A team of students led by clinical and non-clinical global reproductive health researchers at the Duke Global Health Institute will develop an interactive, web-based platform that curates raw data on contraceptive discontinuation from the Demographic and Health Surveys (DHS) into a tool to help researchers and family planning advocates develop fresh insights around contraceptive discontinuation. Students will develop and refine the prototype and create a dissemination plan with guidance from Alexander Pavluck, Senior Manager of Information and Communication Technology (ICT) for the Global Health Division of RTI’s International Development Group (IDG). Students will have an opportunity to pilot creative ways to incorporate social media data into the tool and ways to validate this data against ground-truth data from population representative surveys.

What do we mean by the term “poverty”?

A team of students under the direction of Professor Astrid Giugni will analyze how the way we talk about poverty and public policy has changed over time. The team will work with two databases containing visual, textual, and audio documents from 1473 to the present, allowing students to track and analyze how our understanding of poverty has changed over time. The group will tackle the challenge of analyzing the political and popular language and imagery of poverty in order to create a visualization that contextualizes how financial and welfare policy is influenced by how we talk about poverty.

 A team of students lead by Dr. Nicole Schramm-Sapyta of the Duke Institute for Brain Sciences will provide analytical consulting support to the Durham Crisis Intervention Team (CIT) Collaborative, a county-wide effort to provide law enforcement and first responders with specialized training in mental illness and crisis intervention techniques.  The team will build on last summer’s descriptive analysis of 9-1-1 call data by incorporating data from partner agencies to assess whether CIT training reduces recidivism, increases utilization of mental health services, and generally improves the lives of Durham citizens with mental illness.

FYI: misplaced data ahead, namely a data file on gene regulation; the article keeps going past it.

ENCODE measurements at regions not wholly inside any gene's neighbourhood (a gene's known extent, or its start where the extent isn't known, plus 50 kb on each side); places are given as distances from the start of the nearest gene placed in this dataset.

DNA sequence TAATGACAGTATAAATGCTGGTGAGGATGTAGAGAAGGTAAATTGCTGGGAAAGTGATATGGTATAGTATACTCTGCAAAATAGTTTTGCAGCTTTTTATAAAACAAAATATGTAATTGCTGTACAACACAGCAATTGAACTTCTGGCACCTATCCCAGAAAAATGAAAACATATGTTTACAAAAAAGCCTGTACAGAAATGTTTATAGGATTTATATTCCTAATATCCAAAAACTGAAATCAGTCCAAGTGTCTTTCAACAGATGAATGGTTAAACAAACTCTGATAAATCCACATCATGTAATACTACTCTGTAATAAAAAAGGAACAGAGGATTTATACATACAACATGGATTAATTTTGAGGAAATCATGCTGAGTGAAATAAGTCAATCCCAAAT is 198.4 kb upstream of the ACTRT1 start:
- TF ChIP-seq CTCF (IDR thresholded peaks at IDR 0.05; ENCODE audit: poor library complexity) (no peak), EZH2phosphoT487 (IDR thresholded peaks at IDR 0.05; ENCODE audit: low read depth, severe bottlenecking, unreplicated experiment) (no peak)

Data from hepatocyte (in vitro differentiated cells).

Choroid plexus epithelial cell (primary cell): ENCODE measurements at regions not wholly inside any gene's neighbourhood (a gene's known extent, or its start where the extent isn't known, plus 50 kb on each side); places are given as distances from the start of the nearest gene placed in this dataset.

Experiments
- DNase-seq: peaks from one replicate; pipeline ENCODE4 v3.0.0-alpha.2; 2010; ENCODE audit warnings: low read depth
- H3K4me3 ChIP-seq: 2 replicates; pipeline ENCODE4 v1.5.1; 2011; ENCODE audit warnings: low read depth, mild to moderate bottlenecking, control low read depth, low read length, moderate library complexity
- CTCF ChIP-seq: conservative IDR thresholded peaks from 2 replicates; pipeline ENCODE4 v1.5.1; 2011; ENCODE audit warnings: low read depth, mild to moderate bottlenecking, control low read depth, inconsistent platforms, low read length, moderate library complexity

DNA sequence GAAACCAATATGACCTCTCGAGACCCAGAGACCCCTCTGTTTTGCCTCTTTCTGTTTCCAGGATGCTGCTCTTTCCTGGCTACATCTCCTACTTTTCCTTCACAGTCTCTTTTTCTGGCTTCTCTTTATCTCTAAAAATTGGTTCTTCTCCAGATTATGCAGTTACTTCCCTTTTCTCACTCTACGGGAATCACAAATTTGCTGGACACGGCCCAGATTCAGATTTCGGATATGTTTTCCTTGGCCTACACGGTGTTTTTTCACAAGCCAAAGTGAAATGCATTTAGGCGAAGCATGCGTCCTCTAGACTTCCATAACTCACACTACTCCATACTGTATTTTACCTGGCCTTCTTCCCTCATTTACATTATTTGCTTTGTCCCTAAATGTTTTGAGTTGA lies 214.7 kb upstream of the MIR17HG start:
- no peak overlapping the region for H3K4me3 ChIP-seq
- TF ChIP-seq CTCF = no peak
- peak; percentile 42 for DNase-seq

Anna Vivian (Physics, Art History) and Vinai Oddiraju (Stats) spent ten weeks working closely with the director of the Durham Neighborhood Compass. Their goal was to produce metrics for things like ambient stress and neighborhood change, to visualize these metrics within the Compass system, and to interface with a variety of community stakeholders in their work.

Maddie Katz (Global Health and Evolutionary Anthropology Major), Parker Foe (Math/Spanish, Smith College), and Tony Li (Math, Cornell) spent ten weeks analyzing data from the National Transgender Discrimination Survey. Their goal was to understand how the discrimination faced by the trans community is realized on a state, regional, and national level, and to partner with advocacy organizations around their analysis.

Biomedical Engineering and Electrical and Computer Engineering major David Brenes, and Electrical and Computer Engineering/Computer Science majors Xingyu Chen and David Yang spent ten weeks working with mobile eye tracker data to optimize data processing and feature extraction. They generated their own video data with SMI Eye Tracking Glasses, and created computer vision algorithms to categorize subject gazing behavior in a grocery purchase decision-making environment.

Artem Streltsov (Masters Economics) and IIT Mechanical Engineering major Vinod Ramakrishnan spent ten weeks exploring North Carolina state budget documents. Working closely with the Budget and Tax Center, part of the North Carolina Justice Center, their goal was to help build a keystone tool that can be used for analysis of the state budget as well as future budget proposals.

Yuangling (Annie) Wang, a Math/Stats major, and Jason Law, a Math/Econ major, spent ten weeks analyzing message-testing data about the 2015 Marijuana Legalization Initiative in Ohio; the data were provided by Public Opinion Strategies, one of the nation's leading public opinion research firms.

The goal was to understand how statistics and machine learning might help develop microtargeting strategies for use in future campaigns.

Robbie Ha (Computer Science, Statistics), Peilin Lai  (Computer Science, Mathematics), and Alejandro Ortega (Mathematics) spent ten weeks analyzing the content and dissemination of images of the Syrian refugee crisis, as part of a general data-driven investigation of Western photojournalism and how it has contributed to our understanding of this crisis.

Over ten weeks, Computer Science Majors Amber Strange and Jackson Dellinger joined forces with Psychology major Rachel Buchanan to perform a data-driven analysis of mental health intervention practices by Durham Police Department. They worked closely with leadership from the Durham Crisis Intervention Team (CIT) Collaborative, made up of officers who have completed 40 hours of specialized training in mental illness and crisis intervention techniques.